Generally speaking I think worries about identity theft resulting from name authority work revealing persons' birthdates or fuller forms of their names are overblown. That doesn't mean that every author or other contributor wants their vital information shared and, having worked with more that a few authors who adamantly didn't want certain facts made a public part of their NAR, I sympathize with their desire to have some control over that information. As far as identity theft, though, it should be pointed out that the Mark Twain example is valid (as an example of finding useful tidbits for information theft) more because of Twain's fame than because he's dead. Granted most modern identity thieves would shy away from using a birthdate from the 1800s, but they's shy away from using a famous name even more. Some cases of identity theft do indeed using the personal information of dead people, just not famous dead people.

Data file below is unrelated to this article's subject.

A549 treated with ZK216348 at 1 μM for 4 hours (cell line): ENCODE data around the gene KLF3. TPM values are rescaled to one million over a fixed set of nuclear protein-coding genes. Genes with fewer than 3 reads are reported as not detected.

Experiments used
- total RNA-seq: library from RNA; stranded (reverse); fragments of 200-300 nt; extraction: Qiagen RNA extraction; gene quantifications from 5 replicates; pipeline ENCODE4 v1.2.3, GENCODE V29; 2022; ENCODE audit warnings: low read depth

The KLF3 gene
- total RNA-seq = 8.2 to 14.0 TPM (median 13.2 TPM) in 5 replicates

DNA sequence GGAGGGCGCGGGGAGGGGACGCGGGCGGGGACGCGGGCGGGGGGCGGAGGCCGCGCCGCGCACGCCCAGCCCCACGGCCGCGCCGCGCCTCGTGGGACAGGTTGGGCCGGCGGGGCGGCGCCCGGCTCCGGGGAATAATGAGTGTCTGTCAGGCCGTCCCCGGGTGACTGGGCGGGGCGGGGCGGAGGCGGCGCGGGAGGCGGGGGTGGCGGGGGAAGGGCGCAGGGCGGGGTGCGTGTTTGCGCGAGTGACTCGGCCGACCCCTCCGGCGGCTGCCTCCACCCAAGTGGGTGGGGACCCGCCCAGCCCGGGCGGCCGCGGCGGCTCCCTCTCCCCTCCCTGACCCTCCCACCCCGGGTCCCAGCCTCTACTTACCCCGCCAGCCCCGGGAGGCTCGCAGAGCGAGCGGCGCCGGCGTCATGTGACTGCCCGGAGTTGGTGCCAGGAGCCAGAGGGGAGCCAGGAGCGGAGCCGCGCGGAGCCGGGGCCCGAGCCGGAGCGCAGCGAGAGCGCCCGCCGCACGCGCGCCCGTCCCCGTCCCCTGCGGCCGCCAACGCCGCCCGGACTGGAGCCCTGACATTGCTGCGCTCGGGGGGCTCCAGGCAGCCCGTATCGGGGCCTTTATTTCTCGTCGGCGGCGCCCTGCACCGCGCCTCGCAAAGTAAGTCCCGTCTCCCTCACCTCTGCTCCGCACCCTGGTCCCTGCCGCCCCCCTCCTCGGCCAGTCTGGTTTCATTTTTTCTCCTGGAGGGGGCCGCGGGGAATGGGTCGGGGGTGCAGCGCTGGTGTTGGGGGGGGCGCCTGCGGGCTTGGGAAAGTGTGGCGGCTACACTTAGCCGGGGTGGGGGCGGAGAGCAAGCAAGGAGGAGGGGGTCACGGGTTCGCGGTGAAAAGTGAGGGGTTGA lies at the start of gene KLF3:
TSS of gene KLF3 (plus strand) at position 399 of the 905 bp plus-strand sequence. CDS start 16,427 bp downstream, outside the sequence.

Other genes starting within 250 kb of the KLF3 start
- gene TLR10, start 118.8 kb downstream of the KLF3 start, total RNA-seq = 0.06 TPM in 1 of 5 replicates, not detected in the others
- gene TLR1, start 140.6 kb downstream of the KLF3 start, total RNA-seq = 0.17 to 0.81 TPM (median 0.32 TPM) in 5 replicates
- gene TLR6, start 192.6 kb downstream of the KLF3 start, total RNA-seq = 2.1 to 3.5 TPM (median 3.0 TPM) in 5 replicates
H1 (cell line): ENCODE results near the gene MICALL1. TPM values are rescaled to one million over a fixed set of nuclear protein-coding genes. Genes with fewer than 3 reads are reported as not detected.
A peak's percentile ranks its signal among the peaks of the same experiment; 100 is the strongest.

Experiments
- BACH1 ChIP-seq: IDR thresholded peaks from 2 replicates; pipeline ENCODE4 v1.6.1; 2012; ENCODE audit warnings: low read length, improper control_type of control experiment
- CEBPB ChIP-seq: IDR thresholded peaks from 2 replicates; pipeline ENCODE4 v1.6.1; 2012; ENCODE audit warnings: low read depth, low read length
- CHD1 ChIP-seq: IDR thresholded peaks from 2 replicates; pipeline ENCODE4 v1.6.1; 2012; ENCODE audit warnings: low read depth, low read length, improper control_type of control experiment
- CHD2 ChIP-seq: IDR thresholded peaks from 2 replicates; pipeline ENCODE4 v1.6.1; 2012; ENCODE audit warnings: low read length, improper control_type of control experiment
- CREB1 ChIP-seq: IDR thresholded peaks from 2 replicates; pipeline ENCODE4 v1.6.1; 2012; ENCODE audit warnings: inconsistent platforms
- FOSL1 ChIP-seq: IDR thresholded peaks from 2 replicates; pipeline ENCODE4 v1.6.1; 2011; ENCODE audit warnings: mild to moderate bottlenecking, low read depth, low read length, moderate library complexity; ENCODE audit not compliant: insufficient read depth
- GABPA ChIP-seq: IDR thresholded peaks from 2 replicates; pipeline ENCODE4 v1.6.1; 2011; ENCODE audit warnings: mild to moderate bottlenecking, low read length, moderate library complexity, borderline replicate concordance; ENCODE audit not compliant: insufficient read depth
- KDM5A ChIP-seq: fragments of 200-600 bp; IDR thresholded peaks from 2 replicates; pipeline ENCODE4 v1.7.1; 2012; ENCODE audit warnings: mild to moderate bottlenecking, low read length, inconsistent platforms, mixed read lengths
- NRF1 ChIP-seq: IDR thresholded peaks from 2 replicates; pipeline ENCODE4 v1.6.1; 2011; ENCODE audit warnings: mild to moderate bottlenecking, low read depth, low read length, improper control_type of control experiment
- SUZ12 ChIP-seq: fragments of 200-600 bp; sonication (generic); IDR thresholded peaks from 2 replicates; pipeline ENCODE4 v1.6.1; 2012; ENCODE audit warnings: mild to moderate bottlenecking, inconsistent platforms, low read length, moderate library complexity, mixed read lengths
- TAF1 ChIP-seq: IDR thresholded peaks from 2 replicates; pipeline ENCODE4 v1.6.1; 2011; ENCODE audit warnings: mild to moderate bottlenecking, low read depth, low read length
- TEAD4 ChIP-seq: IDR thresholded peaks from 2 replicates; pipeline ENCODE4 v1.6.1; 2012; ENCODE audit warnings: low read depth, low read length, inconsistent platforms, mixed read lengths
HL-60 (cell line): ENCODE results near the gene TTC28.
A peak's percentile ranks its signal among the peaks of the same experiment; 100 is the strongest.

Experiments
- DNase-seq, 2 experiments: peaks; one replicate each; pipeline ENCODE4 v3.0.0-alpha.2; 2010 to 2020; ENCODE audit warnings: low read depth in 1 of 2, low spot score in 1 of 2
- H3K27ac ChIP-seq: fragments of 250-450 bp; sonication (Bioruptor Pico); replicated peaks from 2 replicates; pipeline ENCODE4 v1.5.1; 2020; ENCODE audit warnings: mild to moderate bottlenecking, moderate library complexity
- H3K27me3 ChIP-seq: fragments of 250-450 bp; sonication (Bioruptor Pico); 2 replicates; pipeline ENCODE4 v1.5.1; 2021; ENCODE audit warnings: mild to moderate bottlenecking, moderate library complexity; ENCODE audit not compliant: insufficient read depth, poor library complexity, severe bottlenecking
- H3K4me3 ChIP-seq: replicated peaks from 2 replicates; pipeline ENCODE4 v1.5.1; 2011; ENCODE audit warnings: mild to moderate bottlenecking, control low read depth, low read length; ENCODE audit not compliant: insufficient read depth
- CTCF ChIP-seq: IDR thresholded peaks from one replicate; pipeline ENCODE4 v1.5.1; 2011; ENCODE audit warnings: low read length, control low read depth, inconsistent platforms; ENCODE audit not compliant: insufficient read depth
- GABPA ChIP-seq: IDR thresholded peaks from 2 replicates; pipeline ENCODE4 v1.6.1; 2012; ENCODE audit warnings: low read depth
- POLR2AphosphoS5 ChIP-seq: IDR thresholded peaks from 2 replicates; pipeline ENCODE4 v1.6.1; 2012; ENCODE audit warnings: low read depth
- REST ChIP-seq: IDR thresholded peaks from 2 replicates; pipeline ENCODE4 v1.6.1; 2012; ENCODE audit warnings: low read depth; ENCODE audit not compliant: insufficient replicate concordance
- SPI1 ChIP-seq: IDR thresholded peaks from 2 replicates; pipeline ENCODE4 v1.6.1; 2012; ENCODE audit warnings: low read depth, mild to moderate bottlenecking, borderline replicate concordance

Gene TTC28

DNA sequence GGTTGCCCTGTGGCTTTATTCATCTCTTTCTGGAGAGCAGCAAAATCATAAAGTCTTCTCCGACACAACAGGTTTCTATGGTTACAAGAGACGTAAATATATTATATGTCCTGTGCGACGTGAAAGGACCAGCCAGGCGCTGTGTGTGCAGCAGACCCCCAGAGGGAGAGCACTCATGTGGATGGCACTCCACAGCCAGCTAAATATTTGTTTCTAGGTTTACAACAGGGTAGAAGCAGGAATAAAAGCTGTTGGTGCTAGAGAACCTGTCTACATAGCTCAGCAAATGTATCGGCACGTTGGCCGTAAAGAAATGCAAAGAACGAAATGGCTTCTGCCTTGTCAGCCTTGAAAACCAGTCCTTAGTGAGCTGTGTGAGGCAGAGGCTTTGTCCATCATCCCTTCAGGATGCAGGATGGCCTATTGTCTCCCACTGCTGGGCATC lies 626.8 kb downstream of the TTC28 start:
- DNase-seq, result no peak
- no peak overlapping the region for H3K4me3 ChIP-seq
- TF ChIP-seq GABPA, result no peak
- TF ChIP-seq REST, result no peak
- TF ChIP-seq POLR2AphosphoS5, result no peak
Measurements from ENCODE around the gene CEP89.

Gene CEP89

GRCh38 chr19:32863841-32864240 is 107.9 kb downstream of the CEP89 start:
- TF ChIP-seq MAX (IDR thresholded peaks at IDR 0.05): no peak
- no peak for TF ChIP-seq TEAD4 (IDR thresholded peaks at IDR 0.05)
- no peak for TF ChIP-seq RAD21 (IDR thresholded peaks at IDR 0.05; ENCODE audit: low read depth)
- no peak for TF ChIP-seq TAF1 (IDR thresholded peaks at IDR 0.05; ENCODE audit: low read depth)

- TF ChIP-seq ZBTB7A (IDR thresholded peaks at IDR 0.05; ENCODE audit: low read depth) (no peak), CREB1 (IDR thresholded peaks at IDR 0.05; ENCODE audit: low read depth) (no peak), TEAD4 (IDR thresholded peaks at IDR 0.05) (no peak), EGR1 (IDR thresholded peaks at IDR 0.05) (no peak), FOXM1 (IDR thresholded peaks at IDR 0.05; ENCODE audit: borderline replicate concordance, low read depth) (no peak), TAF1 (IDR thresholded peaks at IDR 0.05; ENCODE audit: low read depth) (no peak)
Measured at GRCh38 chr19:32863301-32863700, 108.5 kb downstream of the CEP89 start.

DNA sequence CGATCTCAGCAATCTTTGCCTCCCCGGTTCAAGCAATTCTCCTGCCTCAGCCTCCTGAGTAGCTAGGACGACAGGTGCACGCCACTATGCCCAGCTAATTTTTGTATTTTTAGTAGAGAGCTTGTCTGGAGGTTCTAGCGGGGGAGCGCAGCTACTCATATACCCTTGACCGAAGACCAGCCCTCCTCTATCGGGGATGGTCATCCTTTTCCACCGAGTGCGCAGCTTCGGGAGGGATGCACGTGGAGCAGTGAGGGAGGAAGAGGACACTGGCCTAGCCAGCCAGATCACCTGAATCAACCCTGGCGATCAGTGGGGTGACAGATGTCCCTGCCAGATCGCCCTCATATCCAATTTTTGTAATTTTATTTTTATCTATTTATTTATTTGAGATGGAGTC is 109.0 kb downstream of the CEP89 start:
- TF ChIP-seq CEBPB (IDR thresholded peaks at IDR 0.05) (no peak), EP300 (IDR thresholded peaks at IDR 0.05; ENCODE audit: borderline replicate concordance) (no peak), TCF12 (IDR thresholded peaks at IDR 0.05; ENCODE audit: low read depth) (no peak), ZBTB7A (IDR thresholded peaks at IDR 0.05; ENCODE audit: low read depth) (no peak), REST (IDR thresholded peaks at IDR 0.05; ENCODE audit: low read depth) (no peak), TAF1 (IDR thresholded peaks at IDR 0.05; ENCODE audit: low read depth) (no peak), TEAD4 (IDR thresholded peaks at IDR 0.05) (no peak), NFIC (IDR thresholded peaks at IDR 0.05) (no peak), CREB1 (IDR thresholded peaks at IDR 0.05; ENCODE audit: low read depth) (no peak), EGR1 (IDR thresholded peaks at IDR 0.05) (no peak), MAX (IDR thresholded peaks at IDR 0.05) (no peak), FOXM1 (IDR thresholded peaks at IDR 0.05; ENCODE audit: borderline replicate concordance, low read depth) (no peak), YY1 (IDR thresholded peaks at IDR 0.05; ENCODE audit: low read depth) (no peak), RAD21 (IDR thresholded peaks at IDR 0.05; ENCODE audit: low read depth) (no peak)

I routinely give birthdate information not needed to create a currently unique NAR in a 670 note, especially if requested to not use the information by the author. But regardless of how we create unique name authority records I don't see how Stephen Hearn's scenario really changes much: "Once the uniqueness of a person's authority record is switched to a machine-processable identifier rather than the current name heading, that identifier can be used more successfully to locate information about the person via linked data stores--e.g., affiliation, other authored titles, etc.--thereby making the decisions about who likely wrote what simpler."
How does that change make it easier to divine that the author with the common name who until recently wrote about the aerodynamics of paper airplane design has now moved to another country and taken up writing about raising angora goats? For at least the first title about the goats, we'd still have the problem with matching the author to his previous work and, thereby to the proper NAR.
Quality Books Inc.
The Best of America's Independent Presses
mailto:[log in to unmask]